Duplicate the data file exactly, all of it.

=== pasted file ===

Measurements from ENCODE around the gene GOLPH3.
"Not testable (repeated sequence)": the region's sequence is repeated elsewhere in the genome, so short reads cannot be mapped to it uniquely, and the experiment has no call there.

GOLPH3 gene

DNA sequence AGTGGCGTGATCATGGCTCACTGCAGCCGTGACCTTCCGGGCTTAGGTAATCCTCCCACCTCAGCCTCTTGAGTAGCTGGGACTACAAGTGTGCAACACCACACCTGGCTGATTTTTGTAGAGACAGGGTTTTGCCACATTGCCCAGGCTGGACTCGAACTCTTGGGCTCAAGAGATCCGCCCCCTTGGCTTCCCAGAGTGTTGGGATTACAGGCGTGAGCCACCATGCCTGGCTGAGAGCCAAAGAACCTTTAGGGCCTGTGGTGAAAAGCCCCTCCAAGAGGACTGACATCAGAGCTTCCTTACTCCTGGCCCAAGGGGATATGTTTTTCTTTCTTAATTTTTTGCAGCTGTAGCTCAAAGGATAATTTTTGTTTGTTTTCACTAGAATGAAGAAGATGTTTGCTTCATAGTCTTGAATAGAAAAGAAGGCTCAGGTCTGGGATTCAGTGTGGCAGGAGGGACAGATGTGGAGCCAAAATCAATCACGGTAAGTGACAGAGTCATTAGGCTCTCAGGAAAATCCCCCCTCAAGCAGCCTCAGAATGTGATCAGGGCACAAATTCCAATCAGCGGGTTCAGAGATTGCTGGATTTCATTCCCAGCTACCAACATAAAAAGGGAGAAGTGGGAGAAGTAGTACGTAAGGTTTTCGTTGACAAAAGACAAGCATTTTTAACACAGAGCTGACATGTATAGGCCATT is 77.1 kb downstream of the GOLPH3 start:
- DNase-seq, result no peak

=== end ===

Measurements from ENCODE around the gene GOLPH3.
"Not testable (repeated sequence)": the region's sequence is repeated elsewhere in the genome, so short reads cannot be mapped to it uniquely, and the experiment has no call there.

GOLPH3 gene

DNA sequence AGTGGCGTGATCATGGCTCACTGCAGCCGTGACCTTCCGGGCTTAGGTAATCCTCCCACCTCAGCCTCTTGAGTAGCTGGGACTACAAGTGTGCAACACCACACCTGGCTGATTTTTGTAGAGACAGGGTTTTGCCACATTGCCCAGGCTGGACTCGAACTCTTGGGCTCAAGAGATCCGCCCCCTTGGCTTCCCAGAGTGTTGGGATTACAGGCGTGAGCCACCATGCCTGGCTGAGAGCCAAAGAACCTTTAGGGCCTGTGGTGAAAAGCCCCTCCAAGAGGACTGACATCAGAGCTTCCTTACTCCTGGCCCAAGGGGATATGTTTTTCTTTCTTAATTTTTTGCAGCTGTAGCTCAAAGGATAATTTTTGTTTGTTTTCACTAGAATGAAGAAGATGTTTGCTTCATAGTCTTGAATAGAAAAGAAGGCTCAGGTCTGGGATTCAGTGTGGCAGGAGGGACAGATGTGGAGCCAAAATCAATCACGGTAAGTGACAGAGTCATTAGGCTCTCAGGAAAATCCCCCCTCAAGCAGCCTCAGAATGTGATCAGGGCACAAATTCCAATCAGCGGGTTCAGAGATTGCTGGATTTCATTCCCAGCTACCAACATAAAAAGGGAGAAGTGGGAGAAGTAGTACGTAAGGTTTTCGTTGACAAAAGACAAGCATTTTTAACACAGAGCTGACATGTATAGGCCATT is 77.1 kb downstream of the GOLPH3 start:
- DNase-seq, result no peak